Dr. Barbara Mahon '78 has been named the recipient of the Alumni Award, The Hotchkiss School’s highest honor. Mahon is an infectious disease epidemiologist and pediatrician with broad experience in public health surveillance, outbreak response, epidemiological study design, and vaccines. She has worked extensively on respiratory, vaccine-preventable, and enteric infectious diseases, both domestically and internationally. She will be honored during a ceremony in Lakeville in January 2024.
Mahon trained in the Centers for Disease Control and Prevention’s (CDC) Epidemic Intelligence Service from 1994-96. She has worked in academic pediatrics, academic epidemiology, the vaccine industry, and at the Bill & Melinda Gates Foundation, as well as at the CDC. Mahon had just started working at the Gates Foundation when COVID-19 emerged. She returned to the CDC to help with the organization’s response to the pandemic.
She led the CDC’s emergency response as incident manager during the emergence of the Omicron variant. She then worked for more than a year to help establish a new permanent CDC division—the Coronavirus and Other Respiratory Viruses Division—with more than 200 staff members focused on laboratory, epidemiology, surveillance, and global issues across four branches. Before COVID-19, she worked extensively on other respiratory, vaccine-preventable, and enteric infectious diseases.
At the CDC, Mahon has also served as director of the Division of Bacterial Diseases/National Center for Immunization and Respiratory Diseases; CDC lead for the Sierra Leone Trial to Introduce a Vaccine Against Ebola (STRIVE); associate director for antimicrobial resistance/Division of Foodborne, Waterborne, and Environmental Diseases; and deputy chief of the Enteric Diseases Epidemiology Branch. She has played leadership roles in the CDC’s response to multiple public health emergencies, including the 2014-16 West Africa Ebola epidemic and the 2010 introduction of cholera to Haiti.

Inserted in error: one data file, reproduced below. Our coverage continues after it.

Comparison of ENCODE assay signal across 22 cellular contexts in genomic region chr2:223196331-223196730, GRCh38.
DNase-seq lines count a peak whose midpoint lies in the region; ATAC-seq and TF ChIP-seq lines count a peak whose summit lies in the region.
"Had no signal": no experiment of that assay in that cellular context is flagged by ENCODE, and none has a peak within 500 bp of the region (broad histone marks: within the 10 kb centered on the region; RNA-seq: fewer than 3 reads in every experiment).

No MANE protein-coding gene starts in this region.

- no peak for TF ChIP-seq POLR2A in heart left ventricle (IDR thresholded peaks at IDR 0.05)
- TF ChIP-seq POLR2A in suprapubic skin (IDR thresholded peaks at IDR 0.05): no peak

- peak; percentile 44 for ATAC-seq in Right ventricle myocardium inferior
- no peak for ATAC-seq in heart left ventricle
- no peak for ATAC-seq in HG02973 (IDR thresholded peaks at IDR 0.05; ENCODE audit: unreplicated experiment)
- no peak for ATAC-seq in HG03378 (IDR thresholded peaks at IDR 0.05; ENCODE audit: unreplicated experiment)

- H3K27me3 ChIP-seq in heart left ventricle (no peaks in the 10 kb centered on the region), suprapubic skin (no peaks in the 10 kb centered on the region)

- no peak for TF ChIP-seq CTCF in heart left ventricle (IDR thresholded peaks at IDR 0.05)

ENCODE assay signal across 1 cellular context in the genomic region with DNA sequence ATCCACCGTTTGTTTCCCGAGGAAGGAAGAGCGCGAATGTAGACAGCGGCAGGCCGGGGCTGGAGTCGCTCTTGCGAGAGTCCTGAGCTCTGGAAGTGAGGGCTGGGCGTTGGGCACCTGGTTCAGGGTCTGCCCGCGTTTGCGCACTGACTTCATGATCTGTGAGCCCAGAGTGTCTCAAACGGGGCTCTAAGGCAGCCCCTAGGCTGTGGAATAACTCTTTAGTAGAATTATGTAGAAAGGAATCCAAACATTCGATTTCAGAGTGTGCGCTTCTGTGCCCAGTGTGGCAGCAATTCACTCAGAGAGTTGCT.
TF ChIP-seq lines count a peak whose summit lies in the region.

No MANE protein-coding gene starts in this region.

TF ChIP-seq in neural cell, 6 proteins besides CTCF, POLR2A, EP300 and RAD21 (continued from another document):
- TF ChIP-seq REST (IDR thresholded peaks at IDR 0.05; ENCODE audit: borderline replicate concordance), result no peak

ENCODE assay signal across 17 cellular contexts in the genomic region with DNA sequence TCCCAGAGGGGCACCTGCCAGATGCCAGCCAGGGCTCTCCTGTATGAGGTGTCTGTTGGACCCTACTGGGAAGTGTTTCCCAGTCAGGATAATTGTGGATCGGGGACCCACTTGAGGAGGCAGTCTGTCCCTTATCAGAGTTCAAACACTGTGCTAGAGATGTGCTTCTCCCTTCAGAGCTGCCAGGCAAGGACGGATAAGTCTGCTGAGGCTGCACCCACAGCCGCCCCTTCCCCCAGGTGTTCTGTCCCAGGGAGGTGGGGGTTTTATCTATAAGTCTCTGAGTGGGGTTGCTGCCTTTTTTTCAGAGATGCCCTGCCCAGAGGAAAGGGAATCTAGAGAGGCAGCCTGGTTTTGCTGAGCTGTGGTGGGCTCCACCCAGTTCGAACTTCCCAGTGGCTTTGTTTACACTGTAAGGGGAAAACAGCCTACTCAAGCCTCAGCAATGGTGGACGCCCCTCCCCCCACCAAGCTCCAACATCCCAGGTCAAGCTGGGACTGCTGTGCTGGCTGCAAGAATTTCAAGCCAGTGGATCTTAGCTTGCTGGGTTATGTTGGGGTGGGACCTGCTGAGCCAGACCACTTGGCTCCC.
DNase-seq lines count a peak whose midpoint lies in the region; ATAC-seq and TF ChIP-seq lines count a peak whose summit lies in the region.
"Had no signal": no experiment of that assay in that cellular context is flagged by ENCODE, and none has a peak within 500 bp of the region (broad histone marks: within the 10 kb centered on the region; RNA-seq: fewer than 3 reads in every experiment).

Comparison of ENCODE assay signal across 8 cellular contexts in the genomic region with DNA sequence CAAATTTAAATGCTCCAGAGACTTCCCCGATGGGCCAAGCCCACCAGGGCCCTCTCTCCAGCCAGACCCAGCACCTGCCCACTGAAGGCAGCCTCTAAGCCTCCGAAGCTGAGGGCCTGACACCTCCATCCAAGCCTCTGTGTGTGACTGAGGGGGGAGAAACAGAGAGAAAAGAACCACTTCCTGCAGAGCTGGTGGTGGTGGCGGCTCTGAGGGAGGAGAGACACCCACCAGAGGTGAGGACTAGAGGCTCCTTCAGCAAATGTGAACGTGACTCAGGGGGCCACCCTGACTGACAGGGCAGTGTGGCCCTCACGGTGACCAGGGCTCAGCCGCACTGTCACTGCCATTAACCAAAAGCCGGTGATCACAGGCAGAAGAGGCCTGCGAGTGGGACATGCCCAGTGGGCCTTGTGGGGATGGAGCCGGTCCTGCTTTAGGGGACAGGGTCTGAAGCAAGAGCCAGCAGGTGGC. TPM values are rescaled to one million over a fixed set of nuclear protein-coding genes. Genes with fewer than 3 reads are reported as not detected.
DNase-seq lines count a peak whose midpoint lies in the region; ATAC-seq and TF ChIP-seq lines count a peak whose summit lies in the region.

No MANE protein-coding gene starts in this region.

Mahon was named Alum of the Month in August 2014. In her profile, she explained how a one-year fellowship to study women’s sports in Africa proved to be pivotal to her career path. “I was struck by all of the health problems and the huge challenges to public health. I had the chance to travel to Southern Sudan, which had recently opened to visitors after 17 years of civil war and isolation. It was a time of relative peace there, but it was tough and remote. While I was there, a family brought their veiled 8-year-old daughter to see me, thinking maybe I was a doctor and could help. When they lifted the veil, the child’s eye was in terrible shape—swollen, red, and weeping. I could do nothing to help. I wanted to learn medicine so that I could do something to make a difference.”
As for Hotchkiss, Mahon said in her Alum of the Month profile, “My class is very close. When I look at what my classmates have done and are doing out in the world, I see an amazing range of interesting and valuable contributions. Personally, I learned how to apply myself to an intellectual challenge at Hotchkiss, and that it feels good to work hard. I spent a lot of time writing, which has definitely been useful in everything I have done in my career. When I took Biology 350 with Jim Morrill, it clicked—he was a very important teacher for me. I think when I was at Hotchkiss, there was a bit of a bias toward careers in business and law, but that seems to be changing, and that’s good. I’d like to see more people involved in science.”
Since 1931, the Hotchkiss Alumni Association has honored notable alumni with the Alumni Award. Selected by the nominating committee of the Board of Governors of the Alumni Association, recipients have brought honor and distinction to themselves and Hotchkiss through their achievements.